Although there are many obstacles in adopting scalable solutions given the complexity across value chains –particularly all the way upstream to raw material extraction or cultivation -innovative technologies are equipping companies with the capability to collect and analyze granular data, conduct ongoing monitoring, and prioritize action where the risks of human rights violations are most prominent. Digital technologies are opening up game changing possibilities and breaking down barriers for improved decision-making processes through better data verification, solution customizability, and insights garnered from big-data and artificial intelligence. There is a tremendous appetite for user-friendly, low-cost technology tools that deliver value and support efforts at every stage of HRDD processes, from supply chain mapping all the way through to automated reporting. By collecting and aggregating human rights risks indicators alongside data on business process like purchasing volume, supplier location, and workforce demographics, companies can more effectively dedicate resources in a targeted fashion. Technology solutions can assist workers, suppliers, and companies for a wide range of tasks such as accessing grievance mechanisms, self-assessments on human rights practices, and the mapping and visualization of human rights risks.
Technology also offers substantial cost reduction potential, capturing real-time data at only a fraction of the comparative operational cost of traditional in-person audits and with much greater scalability. ICTs are becoming increasing utilized to onboard suppliers and deliver training modules in any number of compliance areas. Through multilingual worker voice surveys, hotlines, and grievance mechanisms on mobile phones, tech may be able to get closer to on the ground reality of workers, facilitating the deep engagement necessary to achieve supply chain visibility. The market for technology providers creating products to support companies to achieve these aims is highly dynamic and expanding by the day, although technology’s true potential for tipping the balance in favor of scalable HRDD has yet to be realized.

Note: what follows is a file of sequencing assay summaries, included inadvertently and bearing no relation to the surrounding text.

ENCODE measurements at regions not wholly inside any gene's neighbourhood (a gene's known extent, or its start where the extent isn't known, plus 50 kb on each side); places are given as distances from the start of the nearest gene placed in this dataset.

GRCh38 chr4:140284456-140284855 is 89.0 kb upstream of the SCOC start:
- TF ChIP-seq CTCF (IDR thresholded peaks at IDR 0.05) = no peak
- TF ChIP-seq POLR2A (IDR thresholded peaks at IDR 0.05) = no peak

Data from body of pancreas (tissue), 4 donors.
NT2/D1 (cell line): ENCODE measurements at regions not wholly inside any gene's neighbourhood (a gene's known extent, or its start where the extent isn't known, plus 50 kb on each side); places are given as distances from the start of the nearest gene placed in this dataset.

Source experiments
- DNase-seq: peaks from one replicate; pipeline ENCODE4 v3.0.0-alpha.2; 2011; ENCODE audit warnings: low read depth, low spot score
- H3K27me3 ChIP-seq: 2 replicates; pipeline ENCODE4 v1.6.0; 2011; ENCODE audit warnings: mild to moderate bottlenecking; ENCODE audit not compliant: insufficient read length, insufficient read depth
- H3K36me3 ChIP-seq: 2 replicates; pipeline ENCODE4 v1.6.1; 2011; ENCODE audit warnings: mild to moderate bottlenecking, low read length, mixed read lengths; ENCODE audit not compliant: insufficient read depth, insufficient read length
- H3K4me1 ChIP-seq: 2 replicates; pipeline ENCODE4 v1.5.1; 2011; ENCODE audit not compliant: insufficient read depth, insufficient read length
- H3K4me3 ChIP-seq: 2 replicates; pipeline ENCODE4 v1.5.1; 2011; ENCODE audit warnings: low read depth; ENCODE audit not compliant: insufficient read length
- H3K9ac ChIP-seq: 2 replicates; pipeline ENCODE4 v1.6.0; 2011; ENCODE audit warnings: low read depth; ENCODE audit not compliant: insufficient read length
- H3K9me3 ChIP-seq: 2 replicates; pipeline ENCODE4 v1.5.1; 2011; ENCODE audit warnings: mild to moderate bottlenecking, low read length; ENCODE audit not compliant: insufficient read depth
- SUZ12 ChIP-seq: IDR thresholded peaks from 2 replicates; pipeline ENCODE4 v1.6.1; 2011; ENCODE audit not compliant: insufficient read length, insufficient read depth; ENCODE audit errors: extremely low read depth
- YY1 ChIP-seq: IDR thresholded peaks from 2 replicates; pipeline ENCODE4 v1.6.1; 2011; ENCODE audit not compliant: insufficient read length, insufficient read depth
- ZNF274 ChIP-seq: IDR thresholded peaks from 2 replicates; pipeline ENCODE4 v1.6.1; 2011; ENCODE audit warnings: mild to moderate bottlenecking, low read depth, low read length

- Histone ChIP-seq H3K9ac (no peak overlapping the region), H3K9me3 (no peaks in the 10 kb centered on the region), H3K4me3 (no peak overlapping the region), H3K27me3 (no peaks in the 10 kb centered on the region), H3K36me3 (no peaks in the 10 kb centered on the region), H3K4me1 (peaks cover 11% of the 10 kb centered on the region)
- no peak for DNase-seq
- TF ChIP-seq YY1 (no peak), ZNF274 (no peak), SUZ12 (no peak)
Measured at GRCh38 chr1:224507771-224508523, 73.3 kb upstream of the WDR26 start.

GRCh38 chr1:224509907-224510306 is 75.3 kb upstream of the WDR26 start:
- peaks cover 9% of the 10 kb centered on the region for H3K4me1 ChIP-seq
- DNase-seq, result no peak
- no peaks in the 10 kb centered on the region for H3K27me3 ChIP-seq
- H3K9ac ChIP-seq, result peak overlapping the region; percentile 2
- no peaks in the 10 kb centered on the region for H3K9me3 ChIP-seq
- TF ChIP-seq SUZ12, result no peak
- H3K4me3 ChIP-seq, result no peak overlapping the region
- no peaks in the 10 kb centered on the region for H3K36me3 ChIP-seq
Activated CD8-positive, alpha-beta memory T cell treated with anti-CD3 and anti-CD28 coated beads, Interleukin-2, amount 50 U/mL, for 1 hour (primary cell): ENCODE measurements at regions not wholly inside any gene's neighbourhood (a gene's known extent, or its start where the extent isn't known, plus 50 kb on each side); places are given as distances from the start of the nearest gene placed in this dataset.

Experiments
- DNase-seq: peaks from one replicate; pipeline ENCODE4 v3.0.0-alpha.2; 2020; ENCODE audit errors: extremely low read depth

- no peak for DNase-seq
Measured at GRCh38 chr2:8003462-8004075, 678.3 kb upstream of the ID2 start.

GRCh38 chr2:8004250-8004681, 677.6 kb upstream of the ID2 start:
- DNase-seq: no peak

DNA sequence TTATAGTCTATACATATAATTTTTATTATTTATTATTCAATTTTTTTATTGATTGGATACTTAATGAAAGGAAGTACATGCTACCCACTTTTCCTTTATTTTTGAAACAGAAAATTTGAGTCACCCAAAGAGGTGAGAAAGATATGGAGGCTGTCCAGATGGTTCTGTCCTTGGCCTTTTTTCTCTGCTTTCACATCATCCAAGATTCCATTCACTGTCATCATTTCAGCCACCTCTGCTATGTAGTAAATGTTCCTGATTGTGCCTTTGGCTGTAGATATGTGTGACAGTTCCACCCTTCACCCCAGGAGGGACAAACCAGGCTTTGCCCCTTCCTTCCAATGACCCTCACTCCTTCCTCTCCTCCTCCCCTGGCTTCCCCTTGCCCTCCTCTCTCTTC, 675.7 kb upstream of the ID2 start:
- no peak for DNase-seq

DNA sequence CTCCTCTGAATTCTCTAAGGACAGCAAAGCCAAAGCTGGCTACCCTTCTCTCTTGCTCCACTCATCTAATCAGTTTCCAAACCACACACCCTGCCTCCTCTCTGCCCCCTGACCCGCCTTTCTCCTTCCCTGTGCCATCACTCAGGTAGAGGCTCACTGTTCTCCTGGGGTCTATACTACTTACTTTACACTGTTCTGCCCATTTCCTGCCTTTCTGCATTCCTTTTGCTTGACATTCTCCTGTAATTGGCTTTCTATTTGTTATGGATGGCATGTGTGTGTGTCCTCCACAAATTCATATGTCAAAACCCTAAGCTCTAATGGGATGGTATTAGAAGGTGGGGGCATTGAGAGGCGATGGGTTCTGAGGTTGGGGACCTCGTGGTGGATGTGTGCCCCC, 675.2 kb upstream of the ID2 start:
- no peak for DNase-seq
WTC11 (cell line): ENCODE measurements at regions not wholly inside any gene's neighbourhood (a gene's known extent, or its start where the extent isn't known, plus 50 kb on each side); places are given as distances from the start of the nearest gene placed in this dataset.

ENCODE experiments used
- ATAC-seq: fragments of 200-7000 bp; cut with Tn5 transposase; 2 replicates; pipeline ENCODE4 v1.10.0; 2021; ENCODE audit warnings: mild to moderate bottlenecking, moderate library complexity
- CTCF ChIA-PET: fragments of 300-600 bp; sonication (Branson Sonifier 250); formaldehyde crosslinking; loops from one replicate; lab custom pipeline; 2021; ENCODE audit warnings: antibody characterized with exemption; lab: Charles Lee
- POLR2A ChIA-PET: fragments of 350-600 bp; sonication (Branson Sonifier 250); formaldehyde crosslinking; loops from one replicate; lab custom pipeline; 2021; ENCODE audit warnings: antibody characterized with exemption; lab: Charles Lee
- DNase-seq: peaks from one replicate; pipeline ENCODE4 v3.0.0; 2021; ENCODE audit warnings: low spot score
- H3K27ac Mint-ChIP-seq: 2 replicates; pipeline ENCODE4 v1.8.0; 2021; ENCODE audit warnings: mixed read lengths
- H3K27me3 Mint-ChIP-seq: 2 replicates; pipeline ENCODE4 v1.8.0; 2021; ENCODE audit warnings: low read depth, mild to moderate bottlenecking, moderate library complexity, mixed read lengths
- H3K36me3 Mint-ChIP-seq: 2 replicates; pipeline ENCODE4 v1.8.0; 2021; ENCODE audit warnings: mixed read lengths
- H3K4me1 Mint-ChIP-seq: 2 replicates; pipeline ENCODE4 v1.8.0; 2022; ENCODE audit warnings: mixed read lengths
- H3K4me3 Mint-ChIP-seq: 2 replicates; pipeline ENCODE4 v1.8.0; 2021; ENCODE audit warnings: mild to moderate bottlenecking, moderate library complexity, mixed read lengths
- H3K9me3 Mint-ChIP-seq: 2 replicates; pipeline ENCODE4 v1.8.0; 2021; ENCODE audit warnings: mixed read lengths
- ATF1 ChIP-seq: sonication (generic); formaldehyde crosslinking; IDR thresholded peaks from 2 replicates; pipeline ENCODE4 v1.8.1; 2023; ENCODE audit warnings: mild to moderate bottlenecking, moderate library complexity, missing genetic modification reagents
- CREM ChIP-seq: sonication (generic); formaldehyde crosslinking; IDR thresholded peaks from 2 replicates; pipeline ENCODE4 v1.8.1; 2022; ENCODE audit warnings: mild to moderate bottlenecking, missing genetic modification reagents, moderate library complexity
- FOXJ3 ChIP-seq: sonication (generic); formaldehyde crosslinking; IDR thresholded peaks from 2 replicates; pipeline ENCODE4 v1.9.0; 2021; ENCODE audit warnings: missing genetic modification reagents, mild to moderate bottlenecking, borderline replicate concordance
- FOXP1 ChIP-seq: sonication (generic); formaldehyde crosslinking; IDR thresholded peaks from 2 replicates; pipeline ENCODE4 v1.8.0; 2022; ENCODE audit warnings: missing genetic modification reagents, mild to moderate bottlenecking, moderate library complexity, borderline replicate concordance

One such solution – diginexLUMEN is leading the way towards democratizing supply chain risk assessment and monitoring and powering a new era of supply chain risk assessment by helping companies to collect standardized and comparable information about working conditions in complex supply chains at a low cost. The necessary tools for HRDD are no longer limited to just large multinationals with sizable budgets, but now are accessible to companies of all sizes. DiginexLUMEN was designed by a dynamic team of technology experts and subject matter specialists with extensive knowledge on due diligence and labor standards. The platform was developed in collaboration with the industry and is built for purpose to achieve true scale and impact through its affordability and value. Its development process incorporated inputs from leading brands, suppliers, and assets managers, and was iteratively tested in real-life business contexts. Its suite of features spans the entire remit of HRDD and includes supply chain mapping features, pre-populated recommendation based on a risk scoring algorithm, and automated reporting templates to enable easier presentation of data.
Recent trends have highlighted the paradigm shift that is occurring within the realm of business and human rights, with more and more legislative frameworks mandating HRDD reporting and risk mitigation. In order to ensure compliance with such laws, companies will need to increasingly invest in streamlining their due diligence process and upgrading their capacities to achieve full supply chain visibility, to engage workers across numerous contexts, and to have a data-driven approach to monitoring program implementation. Technology will play a crucial role in accelerating progress in every dimension of the UNGPs framework on HRDD - helping companies to assess human rights risks, acting on their findings and tracking responses, and transparently communicating their impact with investors, regulatory authorities, and consumers. Using innovative, affordable technology platforms – like diginexLUMEN - may help small and medium sized enterprises realize efficient due diligence reporting processes at scale, with greater agility, and face lower relative costs overall when compared to large companies. Early adopters of such an innovation could position themselves at the forefront of a new era of technology enhanced HRDD and achieve desirable impacts at a fraction of the cost.